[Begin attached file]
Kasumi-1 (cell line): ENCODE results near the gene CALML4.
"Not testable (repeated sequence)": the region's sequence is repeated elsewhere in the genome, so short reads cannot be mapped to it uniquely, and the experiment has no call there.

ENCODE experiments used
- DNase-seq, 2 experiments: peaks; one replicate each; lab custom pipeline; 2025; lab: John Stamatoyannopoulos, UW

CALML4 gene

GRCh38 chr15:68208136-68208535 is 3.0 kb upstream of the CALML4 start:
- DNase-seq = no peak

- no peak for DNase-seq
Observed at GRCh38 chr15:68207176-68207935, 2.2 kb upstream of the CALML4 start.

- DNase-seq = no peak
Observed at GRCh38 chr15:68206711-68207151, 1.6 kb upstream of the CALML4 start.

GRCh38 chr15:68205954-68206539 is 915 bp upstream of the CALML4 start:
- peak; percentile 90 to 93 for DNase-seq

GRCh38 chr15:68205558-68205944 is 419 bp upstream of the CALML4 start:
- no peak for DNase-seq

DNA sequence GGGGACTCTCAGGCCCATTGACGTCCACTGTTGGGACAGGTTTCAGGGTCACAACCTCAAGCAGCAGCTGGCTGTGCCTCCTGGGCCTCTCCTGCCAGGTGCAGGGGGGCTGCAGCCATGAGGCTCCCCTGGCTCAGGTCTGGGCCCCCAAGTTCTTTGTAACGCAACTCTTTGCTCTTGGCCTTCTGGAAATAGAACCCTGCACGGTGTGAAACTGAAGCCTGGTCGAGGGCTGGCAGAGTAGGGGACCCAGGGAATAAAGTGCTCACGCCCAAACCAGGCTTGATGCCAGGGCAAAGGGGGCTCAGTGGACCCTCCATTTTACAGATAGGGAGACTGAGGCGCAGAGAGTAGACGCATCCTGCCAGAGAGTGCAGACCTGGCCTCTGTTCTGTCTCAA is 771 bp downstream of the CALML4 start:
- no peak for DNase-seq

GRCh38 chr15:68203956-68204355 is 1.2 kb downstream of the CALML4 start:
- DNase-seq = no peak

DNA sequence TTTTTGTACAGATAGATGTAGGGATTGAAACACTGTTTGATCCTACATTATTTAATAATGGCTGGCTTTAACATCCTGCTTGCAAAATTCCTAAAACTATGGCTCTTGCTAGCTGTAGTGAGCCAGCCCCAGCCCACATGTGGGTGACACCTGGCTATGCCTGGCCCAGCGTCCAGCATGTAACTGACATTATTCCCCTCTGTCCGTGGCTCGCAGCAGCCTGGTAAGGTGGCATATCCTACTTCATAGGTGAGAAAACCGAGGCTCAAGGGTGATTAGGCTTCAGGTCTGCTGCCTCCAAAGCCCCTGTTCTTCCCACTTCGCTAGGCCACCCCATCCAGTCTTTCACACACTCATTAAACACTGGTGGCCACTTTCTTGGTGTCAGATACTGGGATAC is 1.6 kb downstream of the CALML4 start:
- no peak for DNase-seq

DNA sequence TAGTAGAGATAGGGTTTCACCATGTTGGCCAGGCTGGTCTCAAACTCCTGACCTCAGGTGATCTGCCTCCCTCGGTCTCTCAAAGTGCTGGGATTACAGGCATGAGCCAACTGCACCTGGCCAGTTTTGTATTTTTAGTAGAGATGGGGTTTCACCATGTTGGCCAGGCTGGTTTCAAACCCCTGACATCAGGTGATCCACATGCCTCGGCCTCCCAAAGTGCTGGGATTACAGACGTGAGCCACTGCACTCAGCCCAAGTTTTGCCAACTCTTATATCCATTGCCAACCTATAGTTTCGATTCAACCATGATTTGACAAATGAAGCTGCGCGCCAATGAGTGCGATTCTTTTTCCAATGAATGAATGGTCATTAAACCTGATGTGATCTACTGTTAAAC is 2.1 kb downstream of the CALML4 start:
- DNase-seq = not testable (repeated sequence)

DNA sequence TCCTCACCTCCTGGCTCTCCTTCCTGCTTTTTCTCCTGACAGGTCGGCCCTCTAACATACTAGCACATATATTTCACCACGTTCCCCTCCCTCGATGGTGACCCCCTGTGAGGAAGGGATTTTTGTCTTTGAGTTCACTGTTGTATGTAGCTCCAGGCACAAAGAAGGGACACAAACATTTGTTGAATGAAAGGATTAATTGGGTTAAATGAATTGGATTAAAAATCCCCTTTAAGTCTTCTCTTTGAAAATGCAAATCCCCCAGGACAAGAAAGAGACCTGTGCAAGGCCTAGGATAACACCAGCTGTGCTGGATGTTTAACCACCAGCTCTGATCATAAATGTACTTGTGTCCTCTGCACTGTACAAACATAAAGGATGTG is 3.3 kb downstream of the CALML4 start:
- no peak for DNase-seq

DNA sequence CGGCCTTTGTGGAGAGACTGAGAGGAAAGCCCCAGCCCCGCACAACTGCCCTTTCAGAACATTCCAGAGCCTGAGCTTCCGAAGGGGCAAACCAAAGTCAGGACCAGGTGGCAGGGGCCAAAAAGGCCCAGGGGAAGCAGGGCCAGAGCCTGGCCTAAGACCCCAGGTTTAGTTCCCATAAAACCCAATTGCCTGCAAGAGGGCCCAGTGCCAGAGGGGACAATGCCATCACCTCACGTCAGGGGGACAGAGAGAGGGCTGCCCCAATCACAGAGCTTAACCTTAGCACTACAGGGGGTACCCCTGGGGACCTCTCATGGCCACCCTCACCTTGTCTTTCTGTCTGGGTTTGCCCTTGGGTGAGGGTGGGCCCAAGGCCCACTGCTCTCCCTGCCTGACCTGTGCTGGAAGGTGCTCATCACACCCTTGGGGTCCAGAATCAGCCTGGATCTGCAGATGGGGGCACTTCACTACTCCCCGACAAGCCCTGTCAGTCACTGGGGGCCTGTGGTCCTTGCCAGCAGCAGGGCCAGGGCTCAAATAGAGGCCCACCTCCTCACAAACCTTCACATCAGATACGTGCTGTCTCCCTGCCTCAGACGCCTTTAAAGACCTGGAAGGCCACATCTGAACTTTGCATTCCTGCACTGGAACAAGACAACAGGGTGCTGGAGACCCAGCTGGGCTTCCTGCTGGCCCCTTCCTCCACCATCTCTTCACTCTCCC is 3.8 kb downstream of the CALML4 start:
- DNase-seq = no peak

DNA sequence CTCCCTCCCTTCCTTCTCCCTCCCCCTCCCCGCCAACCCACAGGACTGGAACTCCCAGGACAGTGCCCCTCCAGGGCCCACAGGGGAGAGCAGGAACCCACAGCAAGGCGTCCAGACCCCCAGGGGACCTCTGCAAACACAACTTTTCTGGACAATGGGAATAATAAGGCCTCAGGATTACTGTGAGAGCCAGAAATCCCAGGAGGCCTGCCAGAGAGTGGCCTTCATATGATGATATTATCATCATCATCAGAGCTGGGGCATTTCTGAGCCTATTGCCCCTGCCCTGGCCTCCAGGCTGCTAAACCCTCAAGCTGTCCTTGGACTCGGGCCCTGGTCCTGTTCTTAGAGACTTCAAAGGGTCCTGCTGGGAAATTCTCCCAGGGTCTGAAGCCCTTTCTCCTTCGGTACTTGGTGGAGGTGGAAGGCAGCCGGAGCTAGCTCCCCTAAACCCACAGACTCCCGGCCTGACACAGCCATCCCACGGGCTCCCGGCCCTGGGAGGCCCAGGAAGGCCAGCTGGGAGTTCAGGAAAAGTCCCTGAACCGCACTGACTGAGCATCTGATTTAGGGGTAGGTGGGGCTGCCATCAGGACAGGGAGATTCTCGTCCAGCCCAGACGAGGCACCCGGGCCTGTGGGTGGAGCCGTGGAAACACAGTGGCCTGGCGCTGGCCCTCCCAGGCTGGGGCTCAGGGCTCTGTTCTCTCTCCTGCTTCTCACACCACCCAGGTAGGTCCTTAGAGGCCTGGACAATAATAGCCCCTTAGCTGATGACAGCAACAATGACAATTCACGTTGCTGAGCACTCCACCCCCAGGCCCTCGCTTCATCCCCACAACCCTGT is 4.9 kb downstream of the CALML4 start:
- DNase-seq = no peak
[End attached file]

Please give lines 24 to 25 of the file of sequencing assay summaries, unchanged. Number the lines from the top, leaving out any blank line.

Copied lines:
DNA sequence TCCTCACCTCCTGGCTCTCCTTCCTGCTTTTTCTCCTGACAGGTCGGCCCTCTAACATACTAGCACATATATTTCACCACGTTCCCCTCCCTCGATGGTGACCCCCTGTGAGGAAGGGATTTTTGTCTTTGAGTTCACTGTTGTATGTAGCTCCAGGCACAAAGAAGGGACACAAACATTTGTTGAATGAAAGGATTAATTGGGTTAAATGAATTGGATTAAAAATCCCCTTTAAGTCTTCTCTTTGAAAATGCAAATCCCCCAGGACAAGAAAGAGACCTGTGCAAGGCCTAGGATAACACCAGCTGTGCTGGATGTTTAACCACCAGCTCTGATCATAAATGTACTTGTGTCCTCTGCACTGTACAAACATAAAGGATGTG is 3.3 kb downstream of the CALML4 start:
- no peak for DNase-seq